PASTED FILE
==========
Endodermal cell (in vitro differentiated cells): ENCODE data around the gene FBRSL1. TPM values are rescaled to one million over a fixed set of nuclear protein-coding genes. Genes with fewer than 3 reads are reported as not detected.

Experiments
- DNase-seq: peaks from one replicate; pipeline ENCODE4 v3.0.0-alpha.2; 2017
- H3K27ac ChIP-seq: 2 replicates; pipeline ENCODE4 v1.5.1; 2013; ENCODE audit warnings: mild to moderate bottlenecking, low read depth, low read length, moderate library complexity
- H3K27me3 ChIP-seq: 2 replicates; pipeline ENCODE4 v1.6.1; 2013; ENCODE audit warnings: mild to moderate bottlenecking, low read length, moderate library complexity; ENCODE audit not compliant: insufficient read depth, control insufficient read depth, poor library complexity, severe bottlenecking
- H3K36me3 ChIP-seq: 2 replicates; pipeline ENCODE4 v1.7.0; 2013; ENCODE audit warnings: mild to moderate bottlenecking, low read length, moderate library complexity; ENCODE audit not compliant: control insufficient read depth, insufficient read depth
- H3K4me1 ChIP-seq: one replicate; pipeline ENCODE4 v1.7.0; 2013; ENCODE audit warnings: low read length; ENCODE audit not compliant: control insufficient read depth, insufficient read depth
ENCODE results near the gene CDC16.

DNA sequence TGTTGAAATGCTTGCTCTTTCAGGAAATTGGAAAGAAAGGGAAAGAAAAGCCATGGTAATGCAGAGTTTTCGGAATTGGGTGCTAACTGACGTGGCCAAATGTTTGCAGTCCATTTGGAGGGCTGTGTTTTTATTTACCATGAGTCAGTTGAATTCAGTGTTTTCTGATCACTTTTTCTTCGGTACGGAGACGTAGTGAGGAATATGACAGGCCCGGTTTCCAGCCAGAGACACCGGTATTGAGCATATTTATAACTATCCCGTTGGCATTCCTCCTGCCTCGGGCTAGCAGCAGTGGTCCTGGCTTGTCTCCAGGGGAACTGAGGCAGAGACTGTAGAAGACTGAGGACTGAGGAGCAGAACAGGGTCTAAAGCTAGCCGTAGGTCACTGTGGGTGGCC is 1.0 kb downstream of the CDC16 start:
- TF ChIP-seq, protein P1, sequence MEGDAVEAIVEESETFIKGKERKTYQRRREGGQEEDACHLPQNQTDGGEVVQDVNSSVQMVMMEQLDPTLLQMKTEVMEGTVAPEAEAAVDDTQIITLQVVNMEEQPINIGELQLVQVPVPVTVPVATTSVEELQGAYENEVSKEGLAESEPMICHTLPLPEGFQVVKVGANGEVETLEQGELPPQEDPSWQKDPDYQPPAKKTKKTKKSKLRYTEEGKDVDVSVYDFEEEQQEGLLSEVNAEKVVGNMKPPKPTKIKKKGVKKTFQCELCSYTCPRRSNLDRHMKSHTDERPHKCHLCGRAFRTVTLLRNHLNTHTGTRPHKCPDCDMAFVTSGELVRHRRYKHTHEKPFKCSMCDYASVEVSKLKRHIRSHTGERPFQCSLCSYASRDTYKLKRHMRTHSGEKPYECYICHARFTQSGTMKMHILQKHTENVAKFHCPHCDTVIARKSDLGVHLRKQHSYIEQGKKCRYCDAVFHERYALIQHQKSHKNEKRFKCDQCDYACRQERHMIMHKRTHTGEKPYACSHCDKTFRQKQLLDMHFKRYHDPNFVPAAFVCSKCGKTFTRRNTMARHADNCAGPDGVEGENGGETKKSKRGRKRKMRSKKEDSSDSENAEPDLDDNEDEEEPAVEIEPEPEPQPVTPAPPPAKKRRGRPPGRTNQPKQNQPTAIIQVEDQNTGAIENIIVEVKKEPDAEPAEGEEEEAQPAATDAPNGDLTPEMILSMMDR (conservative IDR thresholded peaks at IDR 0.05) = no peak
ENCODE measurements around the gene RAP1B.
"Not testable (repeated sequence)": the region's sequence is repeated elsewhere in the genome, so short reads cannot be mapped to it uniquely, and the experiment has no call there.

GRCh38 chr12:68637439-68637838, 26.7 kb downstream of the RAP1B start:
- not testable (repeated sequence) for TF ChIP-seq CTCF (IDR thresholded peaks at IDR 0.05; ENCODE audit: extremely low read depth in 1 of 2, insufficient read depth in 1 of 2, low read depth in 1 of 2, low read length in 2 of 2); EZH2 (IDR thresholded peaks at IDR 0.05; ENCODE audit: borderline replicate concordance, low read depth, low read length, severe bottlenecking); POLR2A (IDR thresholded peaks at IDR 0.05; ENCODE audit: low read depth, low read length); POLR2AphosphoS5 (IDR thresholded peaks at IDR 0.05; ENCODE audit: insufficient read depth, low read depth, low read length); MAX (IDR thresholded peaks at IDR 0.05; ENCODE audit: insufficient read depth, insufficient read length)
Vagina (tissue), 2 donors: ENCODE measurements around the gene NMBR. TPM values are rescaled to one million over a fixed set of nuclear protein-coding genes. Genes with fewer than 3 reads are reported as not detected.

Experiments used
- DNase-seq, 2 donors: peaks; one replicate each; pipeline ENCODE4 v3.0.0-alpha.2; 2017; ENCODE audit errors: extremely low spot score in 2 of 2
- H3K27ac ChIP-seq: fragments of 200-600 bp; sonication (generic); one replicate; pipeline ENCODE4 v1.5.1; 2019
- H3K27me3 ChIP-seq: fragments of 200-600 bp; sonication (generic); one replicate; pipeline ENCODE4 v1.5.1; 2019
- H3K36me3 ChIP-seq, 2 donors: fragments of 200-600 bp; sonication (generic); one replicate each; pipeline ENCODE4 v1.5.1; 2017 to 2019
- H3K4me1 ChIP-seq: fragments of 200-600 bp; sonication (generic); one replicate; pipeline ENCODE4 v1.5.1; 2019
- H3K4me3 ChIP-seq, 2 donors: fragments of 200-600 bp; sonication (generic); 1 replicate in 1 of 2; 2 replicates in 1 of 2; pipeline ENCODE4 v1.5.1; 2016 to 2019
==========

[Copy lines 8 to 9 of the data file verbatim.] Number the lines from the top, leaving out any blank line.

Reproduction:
ENCODE results near the gene CDC16.

DNA sequence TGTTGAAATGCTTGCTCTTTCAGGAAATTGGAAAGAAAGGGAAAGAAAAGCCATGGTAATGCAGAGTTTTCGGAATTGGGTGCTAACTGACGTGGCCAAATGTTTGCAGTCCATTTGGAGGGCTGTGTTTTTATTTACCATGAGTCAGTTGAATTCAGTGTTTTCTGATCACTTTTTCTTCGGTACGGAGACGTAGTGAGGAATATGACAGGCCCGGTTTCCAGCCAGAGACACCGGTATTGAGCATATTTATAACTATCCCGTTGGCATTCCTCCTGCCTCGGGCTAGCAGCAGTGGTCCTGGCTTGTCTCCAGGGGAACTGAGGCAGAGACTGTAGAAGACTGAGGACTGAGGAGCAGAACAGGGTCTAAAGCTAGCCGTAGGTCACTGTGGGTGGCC is 1.0 kb downstream of the CDC16 start: